This post made me realise I have been writing for FontShop for a decade now. Three-and-a-half months after I published my first post on May 22, 2006 on Unzipped, my blog on the old FontShop BeNeLux website, I wrote a piece celebrating the 40th anniversary of the Star Trek franchise. The first episode of the original television series was aired on September 8th, 1966 on NBC. And here we are, ten years later, almost at the half-century mark for one of the most popular science fiction franchises, with Star Trek Beyond opening in the United States tomorrow.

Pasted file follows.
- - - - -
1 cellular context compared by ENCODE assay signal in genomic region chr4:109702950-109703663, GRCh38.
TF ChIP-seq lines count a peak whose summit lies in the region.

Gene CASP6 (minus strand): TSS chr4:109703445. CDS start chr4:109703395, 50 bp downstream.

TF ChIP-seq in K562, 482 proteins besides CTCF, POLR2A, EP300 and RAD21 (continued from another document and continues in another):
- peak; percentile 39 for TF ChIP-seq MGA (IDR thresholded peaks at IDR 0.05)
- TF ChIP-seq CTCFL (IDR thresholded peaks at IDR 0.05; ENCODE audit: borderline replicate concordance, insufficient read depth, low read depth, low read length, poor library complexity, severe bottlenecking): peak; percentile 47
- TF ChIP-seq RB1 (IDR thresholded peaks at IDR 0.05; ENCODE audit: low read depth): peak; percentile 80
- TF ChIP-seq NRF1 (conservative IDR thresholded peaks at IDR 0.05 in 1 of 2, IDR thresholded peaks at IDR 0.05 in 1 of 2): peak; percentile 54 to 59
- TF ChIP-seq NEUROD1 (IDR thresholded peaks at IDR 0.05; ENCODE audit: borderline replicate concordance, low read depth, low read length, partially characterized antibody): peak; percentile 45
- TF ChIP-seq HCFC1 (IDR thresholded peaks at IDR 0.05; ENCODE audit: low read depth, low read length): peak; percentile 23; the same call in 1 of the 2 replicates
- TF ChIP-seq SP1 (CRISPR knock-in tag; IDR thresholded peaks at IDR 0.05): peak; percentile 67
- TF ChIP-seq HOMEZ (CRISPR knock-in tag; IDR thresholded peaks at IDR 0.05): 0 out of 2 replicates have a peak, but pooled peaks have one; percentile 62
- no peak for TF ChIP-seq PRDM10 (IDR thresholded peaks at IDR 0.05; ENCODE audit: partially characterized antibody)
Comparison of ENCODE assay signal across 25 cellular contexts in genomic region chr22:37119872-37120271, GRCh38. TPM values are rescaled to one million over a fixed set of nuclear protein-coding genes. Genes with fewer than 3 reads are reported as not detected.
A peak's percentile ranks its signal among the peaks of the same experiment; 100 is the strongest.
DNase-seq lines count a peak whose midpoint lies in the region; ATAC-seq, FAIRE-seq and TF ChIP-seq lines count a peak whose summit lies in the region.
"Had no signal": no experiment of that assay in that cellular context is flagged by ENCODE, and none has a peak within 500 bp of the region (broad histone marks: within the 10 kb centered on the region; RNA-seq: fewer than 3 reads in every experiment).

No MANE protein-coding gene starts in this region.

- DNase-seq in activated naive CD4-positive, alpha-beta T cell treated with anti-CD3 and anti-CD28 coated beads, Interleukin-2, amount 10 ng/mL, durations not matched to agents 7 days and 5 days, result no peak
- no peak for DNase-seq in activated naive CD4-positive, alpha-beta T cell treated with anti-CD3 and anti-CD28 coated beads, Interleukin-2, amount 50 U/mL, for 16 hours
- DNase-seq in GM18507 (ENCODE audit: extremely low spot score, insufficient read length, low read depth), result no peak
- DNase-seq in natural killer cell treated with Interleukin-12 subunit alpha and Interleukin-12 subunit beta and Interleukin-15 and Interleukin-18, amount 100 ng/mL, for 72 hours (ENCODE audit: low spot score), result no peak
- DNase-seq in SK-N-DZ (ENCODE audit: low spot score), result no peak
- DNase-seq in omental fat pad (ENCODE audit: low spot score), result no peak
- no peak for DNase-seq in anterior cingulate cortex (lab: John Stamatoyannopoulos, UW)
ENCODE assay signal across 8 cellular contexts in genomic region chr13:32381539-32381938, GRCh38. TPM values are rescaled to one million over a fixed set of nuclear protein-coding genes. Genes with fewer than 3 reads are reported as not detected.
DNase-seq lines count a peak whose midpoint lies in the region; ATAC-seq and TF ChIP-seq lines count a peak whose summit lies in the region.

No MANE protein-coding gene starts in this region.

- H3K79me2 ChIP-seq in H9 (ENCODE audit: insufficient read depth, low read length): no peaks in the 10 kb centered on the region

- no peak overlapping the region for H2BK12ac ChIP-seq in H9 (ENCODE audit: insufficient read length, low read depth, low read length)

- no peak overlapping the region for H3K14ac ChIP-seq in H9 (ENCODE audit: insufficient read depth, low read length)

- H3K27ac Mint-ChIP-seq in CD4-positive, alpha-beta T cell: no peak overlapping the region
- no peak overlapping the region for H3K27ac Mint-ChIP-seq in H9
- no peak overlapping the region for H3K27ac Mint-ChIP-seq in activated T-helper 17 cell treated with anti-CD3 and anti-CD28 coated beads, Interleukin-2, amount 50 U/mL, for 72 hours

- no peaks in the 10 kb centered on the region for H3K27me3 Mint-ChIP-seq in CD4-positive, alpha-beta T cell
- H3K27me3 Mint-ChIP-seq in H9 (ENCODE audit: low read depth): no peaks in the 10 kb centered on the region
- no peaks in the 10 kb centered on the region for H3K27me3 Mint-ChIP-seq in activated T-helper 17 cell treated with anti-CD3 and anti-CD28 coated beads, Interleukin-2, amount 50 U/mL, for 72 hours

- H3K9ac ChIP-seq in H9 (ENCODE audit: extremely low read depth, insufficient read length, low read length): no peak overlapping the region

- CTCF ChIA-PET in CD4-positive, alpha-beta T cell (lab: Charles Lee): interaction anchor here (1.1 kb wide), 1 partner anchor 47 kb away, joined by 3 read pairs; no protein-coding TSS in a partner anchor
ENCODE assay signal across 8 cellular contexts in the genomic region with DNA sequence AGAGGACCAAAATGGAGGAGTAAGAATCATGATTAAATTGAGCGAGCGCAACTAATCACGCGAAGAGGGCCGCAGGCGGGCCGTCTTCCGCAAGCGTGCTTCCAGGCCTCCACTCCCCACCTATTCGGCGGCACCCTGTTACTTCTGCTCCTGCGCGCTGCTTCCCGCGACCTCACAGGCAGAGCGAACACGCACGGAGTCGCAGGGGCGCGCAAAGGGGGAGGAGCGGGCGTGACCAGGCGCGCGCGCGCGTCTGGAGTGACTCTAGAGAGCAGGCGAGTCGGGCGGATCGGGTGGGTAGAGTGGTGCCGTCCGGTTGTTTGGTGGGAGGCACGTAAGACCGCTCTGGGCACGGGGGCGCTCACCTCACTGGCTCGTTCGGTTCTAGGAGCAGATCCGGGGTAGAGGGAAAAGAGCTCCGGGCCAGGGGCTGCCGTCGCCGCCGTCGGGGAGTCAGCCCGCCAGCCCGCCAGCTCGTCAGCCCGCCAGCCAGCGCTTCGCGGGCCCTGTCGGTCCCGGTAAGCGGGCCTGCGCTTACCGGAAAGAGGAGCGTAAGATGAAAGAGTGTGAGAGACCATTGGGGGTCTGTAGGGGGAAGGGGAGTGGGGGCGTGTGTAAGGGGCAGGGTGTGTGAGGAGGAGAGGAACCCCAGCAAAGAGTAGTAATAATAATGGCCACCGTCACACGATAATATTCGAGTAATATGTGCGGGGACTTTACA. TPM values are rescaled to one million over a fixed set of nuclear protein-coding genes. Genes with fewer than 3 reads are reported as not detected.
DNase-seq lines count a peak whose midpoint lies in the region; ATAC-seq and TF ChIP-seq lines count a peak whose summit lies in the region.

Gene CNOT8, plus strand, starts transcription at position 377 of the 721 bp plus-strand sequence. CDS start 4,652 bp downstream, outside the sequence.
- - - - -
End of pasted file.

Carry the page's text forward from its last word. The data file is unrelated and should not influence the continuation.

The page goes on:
What’s interesting about Star Trek is that it has a number of typical alphabets that are immediately recognisable, and have become an integral part of pop culture. While many fan-made fonts exist based on the logos and title sequences of popular movies and television series, Star Trek is one of the very rare franchises which at one point had officially released fonts. In 1992 Bitstream introduced the Star Trek Font Pack featuring four digital typefaces – Star Trek, the signature face of the original television series; Star Trek Film, used for the credit titles of the Star Trek movies; Star Trek Pi, a collection of Star Trek insignias and Klingon symbols; and Star Trek Bold Extended, the lettering of the name and registration number on the hull of all Starfleet space ships. The Star Trek Font Pack has been discontinued long ago – possibly over licensing issues – yet individual typeface designs are still available under different names. We will run into them in this article, plus some others.